Skip to main content

Sunni vs Shia: The New Statesman's latest cover draws ire

New Statesman's latest magazine cover sparks criticism for 'flattening' geo-political complexities of Middle East
New Statesman magazine February 2018 cover (Screengrab/Twitter)

The New Statesman, a British weekly political magazine, has been accused of “fanning the flames of sectarianism” in the Middle East after its most recent cover, illustrated by a cartoon of two armed Muslim men confronting each other, carried the headline “Sunni vs Shia” for the fourth time since 2014.

Frederic Wehrey, senior fellow in the Middle East Programme at the Carnegie Endowment for International Peace, called it a “lazy shorthand way of reducing the region's complexity”.

Wehrey added that the portrayal of the region and of divisions within Islam “has an audience… the sectarian narrative is out there.”

Fanar Haddad, senior research fellow at the Middle East Institute, told MEE: “One of the problems with the word ‘sectarianism’ is that it implies a relation to religion.

“People assume that it refers to some form of conflict between two religious groups and that therefore religion, and by extension doctrinal difference, are what is at stake,” Haddad said, adding that “this flawed assumption forms the basis for notions of an intractable ‘1.400 year old conflict’.”

Social media users were quick to notice the repetition, as the cover sparked criticism for what some considered the ‘flattening’ geo-political complexities in the region.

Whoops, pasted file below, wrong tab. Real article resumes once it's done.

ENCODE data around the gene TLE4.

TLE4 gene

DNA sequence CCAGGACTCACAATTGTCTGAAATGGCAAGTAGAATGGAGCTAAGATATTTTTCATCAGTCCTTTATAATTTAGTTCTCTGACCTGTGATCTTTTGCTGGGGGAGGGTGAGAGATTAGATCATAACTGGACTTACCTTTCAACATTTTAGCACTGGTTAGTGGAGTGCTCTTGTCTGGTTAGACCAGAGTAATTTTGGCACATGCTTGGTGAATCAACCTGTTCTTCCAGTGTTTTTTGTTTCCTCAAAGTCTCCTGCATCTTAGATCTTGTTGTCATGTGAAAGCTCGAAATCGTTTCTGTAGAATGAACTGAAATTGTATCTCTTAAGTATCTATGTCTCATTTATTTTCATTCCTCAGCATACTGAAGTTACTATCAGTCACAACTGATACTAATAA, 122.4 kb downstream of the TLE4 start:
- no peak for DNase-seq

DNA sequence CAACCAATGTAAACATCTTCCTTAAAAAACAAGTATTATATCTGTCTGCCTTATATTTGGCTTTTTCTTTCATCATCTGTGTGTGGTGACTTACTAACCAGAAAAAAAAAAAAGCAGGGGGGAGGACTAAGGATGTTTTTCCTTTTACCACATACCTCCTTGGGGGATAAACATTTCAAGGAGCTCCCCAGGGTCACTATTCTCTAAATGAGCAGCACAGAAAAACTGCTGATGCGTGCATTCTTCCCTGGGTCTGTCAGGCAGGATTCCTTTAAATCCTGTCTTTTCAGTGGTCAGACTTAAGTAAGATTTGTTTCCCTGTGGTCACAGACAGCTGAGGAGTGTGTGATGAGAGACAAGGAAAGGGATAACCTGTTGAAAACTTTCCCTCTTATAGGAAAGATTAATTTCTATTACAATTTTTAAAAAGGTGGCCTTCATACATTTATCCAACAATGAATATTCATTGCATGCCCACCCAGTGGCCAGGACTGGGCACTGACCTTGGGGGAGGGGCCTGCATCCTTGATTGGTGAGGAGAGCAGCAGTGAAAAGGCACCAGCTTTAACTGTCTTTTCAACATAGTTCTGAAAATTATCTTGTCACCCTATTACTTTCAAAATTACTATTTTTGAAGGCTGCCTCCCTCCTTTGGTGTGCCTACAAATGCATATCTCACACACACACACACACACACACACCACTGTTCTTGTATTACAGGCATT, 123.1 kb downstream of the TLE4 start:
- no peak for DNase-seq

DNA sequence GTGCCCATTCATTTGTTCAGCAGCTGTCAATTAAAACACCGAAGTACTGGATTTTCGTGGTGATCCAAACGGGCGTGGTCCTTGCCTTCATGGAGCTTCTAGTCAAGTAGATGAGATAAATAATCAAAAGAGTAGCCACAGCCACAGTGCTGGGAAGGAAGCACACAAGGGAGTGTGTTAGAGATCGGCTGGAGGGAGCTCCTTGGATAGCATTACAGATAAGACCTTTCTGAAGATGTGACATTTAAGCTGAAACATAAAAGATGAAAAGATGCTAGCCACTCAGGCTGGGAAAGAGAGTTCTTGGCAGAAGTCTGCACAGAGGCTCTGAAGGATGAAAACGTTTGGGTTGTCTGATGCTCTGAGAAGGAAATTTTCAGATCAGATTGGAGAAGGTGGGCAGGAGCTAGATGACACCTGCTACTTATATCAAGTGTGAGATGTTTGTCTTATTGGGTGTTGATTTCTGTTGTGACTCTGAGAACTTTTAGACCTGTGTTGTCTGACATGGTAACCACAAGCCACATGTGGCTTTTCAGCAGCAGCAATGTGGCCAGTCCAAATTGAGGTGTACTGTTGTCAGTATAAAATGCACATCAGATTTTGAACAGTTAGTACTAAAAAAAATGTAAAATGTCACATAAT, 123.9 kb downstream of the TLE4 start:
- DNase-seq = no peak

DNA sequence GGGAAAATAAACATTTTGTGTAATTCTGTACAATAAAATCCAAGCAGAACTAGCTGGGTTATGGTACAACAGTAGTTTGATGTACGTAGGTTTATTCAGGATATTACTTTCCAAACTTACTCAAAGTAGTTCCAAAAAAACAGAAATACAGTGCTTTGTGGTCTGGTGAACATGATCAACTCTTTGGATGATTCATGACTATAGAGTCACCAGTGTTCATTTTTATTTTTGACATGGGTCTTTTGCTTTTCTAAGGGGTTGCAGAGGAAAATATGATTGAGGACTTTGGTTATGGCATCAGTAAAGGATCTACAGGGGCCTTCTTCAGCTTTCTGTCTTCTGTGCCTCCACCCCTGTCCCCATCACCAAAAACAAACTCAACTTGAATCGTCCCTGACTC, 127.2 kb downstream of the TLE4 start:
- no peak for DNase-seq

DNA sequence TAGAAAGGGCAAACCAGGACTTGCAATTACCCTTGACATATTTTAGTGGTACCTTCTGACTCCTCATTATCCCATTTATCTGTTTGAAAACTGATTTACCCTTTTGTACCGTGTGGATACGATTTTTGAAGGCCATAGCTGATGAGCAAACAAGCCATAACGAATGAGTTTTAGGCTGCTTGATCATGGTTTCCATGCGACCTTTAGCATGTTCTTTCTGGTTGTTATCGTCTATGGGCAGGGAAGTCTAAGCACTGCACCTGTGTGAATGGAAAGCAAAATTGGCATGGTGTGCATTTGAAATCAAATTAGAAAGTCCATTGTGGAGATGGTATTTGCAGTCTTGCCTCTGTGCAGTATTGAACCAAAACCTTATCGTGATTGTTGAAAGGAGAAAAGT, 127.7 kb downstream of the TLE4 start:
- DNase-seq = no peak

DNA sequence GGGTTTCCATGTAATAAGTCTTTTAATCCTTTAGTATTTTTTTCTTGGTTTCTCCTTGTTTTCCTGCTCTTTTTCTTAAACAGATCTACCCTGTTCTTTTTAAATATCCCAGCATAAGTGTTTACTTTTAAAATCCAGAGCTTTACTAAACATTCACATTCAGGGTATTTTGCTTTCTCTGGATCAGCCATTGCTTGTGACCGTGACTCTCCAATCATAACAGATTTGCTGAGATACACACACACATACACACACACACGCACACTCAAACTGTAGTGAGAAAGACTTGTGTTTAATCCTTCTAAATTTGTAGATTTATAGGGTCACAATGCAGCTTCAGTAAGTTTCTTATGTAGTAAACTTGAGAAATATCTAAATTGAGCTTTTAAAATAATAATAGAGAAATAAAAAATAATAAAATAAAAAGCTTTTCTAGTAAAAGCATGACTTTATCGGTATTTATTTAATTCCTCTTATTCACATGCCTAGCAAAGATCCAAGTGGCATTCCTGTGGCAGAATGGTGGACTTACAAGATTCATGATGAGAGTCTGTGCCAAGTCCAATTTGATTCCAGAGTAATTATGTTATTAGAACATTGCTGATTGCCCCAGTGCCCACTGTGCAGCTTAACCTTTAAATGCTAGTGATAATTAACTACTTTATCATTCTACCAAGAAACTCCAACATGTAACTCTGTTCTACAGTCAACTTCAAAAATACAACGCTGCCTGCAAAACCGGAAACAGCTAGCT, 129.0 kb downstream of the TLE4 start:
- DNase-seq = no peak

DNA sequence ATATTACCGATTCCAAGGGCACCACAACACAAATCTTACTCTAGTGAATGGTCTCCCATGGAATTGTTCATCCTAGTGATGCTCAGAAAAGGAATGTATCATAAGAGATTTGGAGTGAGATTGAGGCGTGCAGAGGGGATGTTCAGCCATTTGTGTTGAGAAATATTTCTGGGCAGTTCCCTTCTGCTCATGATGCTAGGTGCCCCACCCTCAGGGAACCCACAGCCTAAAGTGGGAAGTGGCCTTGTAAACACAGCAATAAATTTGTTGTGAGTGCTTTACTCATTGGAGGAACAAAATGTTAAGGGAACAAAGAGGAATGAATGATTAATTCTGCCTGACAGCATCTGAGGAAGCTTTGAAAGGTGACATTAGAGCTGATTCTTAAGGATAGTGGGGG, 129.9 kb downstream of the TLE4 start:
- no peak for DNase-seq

This is not the first time Western commentary on the so-called Sunni-Shia divide in the Middle East has sparked outrage.

In 2013, US President Barack Obama’s claim in his State of the Union address that unrest in the Middle East was “rooted in conflicts that date back millennia” drew a barrage of corrections on social media.

PhD candidates Benjamin Denison and Jasmin Mujanovic wrote in the Washington Post that writing of conflicts in this way “makes it easy for international actors to excuse their lack of coherent policy.”

Speaking to MEE and referring to the New Statesman cover, Wehrey said that scholars had “rejected these notions of ancient hatreds, of centuries old conflict within Islam,” because these depictions bear little resemblance to reality.

Saudi Arabia vs Iran is always a “front and centre” theme when sectarianism in the region is discussed, according to Wehrey.

Haddad said: “As for Saudi-Iranian rivalry, it is again not a struggle over religious truths,” adding that “Sunni-Shia competition is not irrational, pre-modern… The mystification of sectarian identities and sectarian competition is unwarranted.

“Sectarian identities can be politicised and inflamed just as they can be subsumed into irrelevance.”

Journalist and author Mehdi Hasan has argued that regional conflicts are about “power” not “piety,” attributing the Sunni-Shia conflict’s beginnings to the rise of “petro-power Saudi Arabia on the Sunni side and revolutionary power Iran on the Shia side”.

The piece accompanying the image, "How Iran’s rise is remaking the Middle East", was written by Michael Axworthy, the same person who wrote the previous piece, "Sunni vs Shia: the roots of Islam’s civil war", accompanying one of the remaining three covers of the magazine with the same headline. 

Axworthy wrote: "Most Islamic terrorism in the last 20 years, overwhelmingly, has been carried out by Sunni extremists, not Shias or Iranians."

Perhaps Hasan, a New Statesman contributing writer and the magazine's former political editor, should have a quiet word with his colleagues.